Flooding the Colosseum

When Nero committed suicide in June, AD 68, Rome breathed a collective sigh of relief. The former emperor's vanity, cruelty and sheer stupidity, made him the worst emperor of Rome to date and among the worst in her entire history. The new rulers of Rome wished to underline the fact that they were entirely "different" from Nero: they had genuine battle honours, they were not in the least interested in playing the lyre on stage (or in any other effeminate Greek habits) and above all, they were going to restore Rome to its people.

In casting their eyes around for a suitable way in which to emphasise this last point, Vespasian's attention was drawn to Nero's most ostentatious project in the heart of Rome. The great fire of Rome had cleared the slums between the Caelian, Esquiline and Palatine hills, and in the space Nero planned to build a brand new city with brick buildings separated by wide streets. Characteristically, however, he took the choicest spot to build a huge "Golden Palace" for himself. As a demonstration of his power he had an enormous statue of himself erected in the vestibule of the palace. Designed by the Greek architect Zenodorus, it stood 120' high and the bronze of which it was made may have been gilded.

Naturally, no one (apart from its former inhabitants) wanted to see the slum back. The planned new city, however, could hardly be considered as a gift to the people, for its brick houses would probably be snapped up by the middle class of merchants and tradesmen. In any case, Nero's ostentatious palace was a continual reminder of the grievance felt by the poor, so Vespasian decided to demolish most of the palace and instead erect a public amenity on the site.

Rome already had plenty of baths, the preferred type of public building, so the next favourite was a place of public entertainment - an amphitheatre. Originally called the Flavian Amphitheatre, after Vespasian's family name, in the Middle Ages it became known as the Colosseum, after the huge statue of Nero, which was spared when the palace was demolished. (Vespasian may have intended - as later emporers actually did - to replace the head of the statue with his own and rename it after himself.)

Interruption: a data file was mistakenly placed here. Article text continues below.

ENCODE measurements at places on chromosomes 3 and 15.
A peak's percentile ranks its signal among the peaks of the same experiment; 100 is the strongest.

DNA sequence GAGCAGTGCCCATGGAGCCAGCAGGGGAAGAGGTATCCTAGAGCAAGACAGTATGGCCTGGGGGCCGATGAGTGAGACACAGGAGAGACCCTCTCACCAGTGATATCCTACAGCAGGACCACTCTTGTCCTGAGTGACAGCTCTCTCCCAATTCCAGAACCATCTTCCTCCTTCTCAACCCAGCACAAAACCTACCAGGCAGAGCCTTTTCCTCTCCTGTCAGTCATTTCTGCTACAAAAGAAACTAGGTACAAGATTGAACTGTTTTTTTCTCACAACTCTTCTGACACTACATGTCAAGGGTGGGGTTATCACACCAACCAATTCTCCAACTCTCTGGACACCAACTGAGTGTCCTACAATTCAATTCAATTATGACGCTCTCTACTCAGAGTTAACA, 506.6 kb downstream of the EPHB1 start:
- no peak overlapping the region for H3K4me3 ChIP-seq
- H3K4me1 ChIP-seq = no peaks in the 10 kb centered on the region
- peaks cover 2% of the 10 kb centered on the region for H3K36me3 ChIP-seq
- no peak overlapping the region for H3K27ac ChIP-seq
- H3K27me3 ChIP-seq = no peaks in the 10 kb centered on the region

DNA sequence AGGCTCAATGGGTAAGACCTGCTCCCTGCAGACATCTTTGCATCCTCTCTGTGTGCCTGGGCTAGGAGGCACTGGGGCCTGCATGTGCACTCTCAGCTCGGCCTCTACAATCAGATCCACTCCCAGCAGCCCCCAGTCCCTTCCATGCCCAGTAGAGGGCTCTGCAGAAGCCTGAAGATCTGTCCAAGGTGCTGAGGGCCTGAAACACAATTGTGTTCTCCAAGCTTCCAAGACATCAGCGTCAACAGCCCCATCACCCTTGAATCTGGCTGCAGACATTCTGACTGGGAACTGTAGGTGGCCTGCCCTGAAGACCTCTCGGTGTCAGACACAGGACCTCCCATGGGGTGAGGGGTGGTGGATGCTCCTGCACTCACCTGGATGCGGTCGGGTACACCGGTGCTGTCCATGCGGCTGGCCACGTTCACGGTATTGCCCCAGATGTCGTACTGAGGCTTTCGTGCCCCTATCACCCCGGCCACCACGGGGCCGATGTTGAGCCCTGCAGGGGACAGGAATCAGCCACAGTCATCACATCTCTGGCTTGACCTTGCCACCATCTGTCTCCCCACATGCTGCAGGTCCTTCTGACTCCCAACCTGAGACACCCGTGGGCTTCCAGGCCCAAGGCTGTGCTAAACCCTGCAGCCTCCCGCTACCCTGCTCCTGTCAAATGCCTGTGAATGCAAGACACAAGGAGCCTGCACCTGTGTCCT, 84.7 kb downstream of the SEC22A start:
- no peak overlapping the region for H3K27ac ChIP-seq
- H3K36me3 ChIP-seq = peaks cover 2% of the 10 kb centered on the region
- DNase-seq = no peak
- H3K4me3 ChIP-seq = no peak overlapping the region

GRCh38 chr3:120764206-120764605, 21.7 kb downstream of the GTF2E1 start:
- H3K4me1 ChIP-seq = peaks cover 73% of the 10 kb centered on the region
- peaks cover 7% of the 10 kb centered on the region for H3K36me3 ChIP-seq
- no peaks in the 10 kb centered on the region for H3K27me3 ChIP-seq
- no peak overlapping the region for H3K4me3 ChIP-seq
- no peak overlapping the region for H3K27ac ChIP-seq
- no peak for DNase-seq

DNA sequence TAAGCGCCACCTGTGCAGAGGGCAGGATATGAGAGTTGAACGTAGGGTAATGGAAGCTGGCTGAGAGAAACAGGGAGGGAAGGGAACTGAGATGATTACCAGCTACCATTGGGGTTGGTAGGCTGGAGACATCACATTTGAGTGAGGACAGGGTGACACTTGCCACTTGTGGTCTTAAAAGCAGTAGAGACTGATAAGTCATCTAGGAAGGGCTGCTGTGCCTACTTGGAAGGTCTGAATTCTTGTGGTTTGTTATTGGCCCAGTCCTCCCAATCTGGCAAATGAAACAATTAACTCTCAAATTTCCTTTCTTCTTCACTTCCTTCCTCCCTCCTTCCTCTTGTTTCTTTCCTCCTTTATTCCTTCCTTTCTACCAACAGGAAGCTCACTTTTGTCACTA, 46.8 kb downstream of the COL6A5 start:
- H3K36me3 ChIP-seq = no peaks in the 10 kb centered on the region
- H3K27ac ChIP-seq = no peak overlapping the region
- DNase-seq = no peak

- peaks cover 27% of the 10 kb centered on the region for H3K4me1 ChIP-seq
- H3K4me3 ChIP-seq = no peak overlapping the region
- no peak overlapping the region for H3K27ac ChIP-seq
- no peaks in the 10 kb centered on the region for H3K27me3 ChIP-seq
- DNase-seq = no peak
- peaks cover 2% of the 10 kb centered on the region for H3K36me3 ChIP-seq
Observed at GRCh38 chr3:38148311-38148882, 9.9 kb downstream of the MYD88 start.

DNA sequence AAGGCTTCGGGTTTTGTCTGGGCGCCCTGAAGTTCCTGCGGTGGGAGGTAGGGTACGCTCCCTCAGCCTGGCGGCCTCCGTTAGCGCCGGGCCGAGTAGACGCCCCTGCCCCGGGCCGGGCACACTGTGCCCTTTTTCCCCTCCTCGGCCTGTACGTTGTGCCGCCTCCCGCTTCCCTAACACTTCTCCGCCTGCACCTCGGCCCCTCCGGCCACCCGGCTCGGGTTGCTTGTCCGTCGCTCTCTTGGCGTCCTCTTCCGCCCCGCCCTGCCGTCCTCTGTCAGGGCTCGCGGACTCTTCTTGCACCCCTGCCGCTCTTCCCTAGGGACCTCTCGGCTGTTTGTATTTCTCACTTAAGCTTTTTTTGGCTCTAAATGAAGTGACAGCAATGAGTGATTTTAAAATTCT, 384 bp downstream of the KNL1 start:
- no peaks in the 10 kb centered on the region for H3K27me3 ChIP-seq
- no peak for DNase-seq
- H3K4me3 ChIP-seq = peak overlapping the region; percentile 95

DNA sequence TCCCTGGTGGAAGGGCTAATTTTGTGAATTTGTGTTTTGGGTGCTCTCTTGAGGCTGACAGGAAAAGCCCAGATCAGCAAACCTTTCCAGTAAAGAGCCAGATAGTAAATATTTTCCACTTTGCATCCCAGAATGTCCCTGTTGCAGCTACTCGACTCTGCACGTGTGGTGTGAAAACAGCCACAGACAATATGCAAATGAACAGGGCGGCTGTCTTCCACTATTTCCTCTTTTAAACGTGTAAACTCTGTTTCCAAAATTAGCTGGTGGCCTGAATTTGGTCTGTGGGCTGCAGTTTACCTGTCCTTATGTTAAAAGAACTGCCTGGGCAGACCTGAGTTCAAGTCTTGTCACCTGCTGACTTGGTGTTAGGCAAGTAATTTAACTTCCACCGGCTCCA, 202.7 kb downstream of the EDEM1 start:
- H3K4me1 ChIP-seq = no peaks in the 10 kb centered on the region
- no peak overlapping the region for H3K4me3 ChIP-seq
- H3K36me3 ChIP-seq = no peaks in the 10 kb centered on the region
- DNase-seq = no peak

As a structure, the Colosseum is interesting. Most theatres and stadia were built, at least partially, in an excavated hole. The side of a hill takes just a little remodelling to be turned into a Greek theatre, for example. The Colosseum, however, was built on flat land and is entirely free-standing. In design it is like two Greek theatres set front to front (or stage to stage), with the result that it is oval in plan, not circular as many people suppose. Its dimensions are suitably colossal: 615' along the long axis and 510' on the short axis, a total floor area of six acres. The outer walls are 157' high and a third of a mile in circumference.

Obviously, most of the internal area is taken up with the stepped seating, but the central area (which corresponded to the chorus of the Greek theatre but was, in fact, used as a stage) is also an oval, 287' long and 180' wide. It is surrounded by a 15' high wall, above which rose the seating. The purpose of the wall is obvious: "ealf'n'safety". Spectators have a curious aversion to being eaten by the lions they have come to watch and are similarly disinclined to be within reach of disgruntled gladiators.

Ancient authors claim that the Colosseum could seat 87,000 spectators. Modern estimates, based probably on modern seating requirements, reduce the figure to 50,000. Anyone who has seen Italians forming a queue (otherwise known as a "scrum" or a "riot") will probably be inclined to regard 87,000 as a conservative estimate. Although the majority of the crowd sat on stone steps, as in any other ancient theatre, there were luxury boxes at the north end for the emperor and at the south for the Vestal Virgins. On either side of these boxes were podiums for the senators and their families, who were allowed to bring their own chairs and cushions. Lesser beings were placed higher up the seating (and further from the interesting spectacle in the arena) and during the reign of Domitian a wooden gallery was added at the very top to accommodate women, slaves and the poorest. For reasons that have not been explained, grave diggers, actors and ex-gladiators were not allowed into the Colosseum.

The anchoring points for the awning that once covered the amphitheatre in Pula, Croatia.
At the top of the wall can be seen the anchoring points for the awning that once covered the amphitheatre in Pula, Croatia.

Around the top of the building were 240 stone blocks that served as anchorage points for the huge awning which provided shade for the spectators. The enormous area of canvas was handled by specially selected sailors, who alone had the necessary skills. Many years ago I climbed up a nerve-rackingly rickety iron staircase to the top of the amphitheatre in Pula (the seventh largest in the Roman world) and was delighted to discover that it, too, had been provided with anchorage points. In fact, I clung to one of those stone blocks as I surveyed the scenery, which was horribly far away and my fingerprints are probably still imprinted on the stone. I hate heights!